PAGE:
Repatriated men and women face serious threats upon return to the Northern Triangle, including some of the same ones that forced them to flee. Gangs and criminals target deported migrants for extortion, under the assumption they have earned money abroad. Asylum claims based on extortion, harassment, forced recruitment, and death threats are often rejected for not meeting the threshold for credible fear in the United States, prompting deportation of an individual back into the proximity of the person or group that issued the threats. Though the exact figures are unclear, a number of reports have detailed that in the past several years U.S. authorities have increasingly rejected asylum claims, turned away asylum seekers at the border, or ignored legal protections—returning some migrants to unsafe situations in their country of origin.
Returning can be especially dangerous for women. Safehouse operators and lawyers in El Salvador report that returned women are often forced to relocate internally and remain socially anonymous for fear of detection by the gangs or partners they fled. Women fear retribution for leaving abusive relationships or that they may be targeted to deter them from reporting crimes. There have been documented cases of women being revictimized upon return after their asylum cases were rejected.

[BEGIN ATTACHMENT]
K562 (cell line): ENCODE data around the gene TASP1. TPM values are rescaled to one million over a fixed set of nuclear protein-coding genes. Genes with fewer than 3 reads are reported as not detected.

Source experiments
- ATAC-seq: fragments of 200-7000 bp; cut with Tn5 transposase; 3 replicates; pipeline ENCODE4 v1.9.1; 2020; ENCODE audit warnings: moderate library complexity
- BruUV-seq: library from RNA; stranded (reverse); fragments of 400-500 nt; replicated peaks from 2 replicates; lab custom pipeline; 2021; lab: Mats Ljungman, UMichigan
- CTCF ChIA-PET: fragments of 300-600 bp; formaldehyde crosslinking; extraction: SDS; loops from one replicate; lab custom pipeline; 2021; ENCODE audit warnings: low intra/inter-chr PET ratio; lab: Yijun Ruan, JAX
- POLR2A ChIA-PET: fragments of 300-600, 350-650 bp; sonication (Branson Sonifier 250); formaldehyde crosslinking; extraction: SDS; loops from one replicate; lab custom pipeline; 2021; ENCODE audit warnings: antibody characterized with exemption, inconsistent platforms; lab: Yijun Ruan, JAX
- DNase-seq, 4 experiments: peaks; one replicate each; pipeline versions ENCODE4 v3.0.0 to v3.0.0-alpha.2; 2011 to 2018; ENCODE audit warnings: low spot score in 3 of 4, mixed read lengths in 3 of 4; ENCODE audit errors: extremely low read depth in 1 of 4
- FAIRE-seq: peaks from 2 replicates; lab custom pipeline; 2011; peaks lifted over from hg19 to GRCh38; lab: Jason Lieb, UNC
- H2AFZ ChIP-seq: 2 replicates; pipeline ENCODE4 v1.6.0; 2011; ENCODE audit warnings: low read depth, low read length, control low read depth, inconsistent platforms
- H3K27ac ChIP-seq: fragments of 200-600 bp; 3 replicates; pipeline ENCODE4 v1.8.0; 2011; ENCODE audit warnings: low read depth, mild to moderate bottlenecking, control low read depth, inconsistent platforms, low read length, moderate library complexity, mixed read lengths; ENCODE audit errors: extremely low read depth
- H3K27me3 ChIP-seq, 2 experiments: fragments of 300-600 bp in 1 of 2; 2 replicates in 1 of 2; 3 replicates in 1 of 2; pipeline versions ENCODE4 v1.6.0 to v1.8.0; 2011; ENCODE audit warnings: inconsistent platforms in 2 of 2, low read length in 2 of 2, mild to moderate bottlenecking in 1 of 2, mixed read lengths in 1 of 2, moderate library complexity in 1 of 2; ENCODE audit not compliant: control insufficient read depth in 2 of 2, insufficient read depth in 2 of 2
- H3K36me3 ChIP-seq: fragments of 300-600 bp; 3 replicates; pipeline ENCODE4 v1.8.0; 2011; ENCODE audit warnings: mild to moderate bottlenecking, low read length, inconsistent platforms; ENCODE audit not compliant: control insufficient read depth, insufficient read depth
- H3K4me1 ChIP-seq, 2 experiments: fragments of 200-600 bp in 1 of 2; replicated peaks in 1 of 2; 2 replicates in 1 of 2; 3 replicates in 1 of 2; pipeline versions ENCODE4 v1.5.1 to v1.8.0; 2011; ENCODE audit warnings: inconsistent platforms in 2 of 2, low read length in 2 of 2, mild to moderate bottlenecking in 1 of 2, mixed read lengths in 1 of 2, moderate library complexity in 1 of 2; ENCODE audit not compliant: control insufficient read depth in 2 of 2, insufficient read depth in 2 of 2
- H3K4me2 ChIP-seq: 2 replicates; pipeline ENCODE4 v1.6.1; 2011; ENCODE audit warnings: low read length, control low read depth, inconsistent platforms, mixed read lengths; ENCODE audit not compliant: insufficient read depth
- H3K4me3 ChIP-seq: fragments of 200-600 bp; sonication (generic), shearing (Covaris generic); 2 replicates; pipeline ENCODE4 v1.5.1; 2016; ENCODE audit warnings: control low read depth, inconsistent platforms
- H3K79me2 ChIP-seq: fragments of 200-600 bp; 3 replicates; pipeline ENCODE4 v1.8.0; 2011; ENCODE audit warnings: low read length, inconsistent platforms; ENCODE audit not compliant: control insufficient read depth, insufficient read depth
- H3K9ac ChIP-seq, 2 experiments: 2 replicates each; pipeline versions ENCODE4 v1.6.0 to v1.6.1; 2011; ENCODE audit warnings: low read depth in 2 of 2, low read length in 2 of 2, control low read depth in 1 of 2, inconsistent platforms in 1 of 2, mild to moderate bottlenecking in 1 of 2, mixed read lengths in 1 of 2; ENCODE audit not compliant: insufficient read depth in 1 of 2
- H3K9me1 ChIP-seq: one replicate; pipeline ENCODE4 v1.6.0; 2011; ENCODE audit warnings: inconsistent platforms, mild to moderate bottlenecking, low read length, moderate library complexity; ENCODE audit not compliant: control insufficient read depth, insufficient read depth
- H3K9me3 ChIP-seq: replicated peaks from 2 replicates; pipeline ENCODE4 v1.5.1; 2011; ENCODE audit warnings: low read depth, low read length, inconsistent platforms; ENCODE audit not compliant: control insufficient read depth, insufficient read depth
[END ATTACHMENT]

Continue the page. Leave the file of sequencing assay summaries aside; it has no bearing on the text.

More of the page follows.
Women also face the shame of being labeled a “failed” migrant on their return. Public perceptions include viewing returned women as criminals or as sexual deviants who engaged in promiscuity on their migration journey—which, for rape victims, is especially damaging. There is also a common perception that those who return are “bad mothers” who left her children behind. As noted above, families can experience trauma both upon separation and reunification, with children expressing resentment at being left with family or friends. Familial problems can be compounded by changes in standards of living when the mother is returned and the flow of remittances ends.